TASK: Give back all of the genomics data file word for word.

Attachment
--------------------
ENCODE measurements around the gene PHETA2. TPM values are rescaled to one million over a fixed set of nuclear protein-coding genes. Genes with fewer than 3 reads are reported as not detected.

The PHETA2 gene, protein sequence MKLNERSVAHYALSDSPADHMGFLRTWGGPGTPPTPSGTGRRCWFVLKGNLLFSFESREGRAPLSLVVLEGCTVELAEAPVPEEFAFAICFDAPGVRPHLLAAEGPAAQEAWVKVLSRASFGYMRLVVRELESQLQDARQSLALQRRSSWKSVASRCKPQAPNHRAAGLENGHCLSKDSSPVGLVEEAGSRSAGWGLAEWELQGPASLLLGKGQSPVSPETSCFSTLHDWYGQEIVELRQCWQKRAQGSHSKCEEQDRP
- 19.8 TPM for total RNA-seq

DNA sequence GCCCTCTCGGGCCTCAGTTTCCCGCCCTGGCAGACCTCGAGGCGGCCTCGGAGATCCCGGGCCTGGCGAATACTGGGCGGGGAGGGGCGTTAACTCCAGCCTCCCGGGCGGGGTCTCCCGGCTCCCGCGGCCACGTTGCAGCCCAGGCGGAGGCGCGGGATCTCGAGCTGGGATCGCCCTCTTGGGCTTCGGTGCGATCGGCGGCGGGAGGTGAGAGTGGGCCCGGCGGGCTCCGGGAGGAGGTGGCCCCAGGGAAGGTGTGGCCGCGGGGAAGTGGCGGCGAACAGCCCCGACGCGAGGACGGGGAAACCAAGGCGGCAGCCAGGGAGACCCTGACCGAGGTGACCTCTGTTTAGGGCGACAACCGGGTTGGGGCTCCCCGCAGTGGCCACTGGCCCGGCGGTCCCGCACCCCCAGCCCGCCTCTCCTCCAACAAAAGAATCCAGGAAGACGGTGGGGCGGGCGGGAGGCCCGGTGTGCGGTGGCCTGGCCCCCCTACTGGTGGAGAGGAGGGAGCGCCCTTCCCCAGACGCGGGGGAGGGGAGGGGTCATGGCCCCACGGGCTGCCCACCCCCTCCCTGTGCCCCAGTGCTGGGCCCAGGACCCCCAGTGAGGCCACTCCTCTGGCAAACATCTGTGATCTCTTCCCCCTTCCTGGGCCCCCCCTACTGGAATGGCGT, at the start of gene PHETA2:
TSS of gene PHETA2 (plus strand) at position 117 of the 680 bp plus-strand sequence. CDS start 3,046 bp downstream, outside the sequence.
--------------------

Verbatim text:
ENCODE measurements around the gene PHETA2. TPM values are rescaled to one million over a fixed set of nuclear protein-coding genes. Genes with fewer than 3 reads are reported as not detected.

The PHETA2 gene, protein sequence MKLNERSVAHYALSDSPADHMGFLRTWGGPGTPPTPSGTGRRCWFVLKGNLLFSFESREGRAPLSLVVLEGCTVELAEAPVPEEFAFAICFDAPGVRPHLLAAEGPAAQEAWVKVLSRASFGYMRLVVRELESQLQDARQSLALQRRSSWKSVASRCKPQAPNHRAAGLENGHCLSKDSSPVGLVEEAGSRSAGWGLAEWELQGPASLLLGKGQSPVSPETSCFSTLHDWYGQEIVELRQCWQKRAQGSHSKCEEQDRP
- 19.8 TPM for total RNA-seq

DNA sequence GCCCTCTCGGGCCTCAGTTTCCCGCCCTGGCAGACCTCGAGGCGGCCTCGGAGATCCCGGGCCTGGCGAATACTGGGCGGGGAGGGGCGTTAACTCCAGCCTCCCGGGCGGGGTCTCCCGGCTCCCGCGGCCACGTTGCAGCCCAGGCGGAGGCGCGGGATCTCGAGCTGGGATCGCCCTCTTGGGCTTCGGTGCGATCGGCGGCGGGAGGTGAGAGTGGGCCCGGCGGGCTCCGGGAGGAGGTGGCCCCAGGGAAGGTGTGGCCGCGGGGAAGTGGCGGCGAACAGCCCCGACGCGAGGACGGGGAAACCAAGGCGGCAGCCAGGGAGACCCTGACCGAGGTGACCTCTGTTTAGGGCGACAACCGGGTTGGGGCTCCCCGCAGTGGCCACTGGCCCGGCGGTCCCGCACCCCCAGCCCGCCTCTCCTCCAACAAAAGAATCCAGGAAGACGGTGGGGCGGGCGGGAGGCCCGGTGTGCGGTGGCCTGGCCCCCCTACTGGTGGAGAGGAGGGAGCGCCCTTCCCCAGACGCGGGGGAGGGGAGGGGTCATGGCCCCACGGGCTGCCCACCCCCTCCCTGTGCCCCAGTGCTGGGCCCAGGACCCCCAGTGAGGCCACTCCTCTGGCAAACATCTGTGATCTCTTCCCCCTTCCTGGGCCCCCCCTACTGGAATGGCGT, at the start of gene PHETA2:
TSS of gene PHETA2 (plus strand) at position 117 of the 680 bp plus-strand sequence. CDS start 3,046 bp downstream, outside the sequence.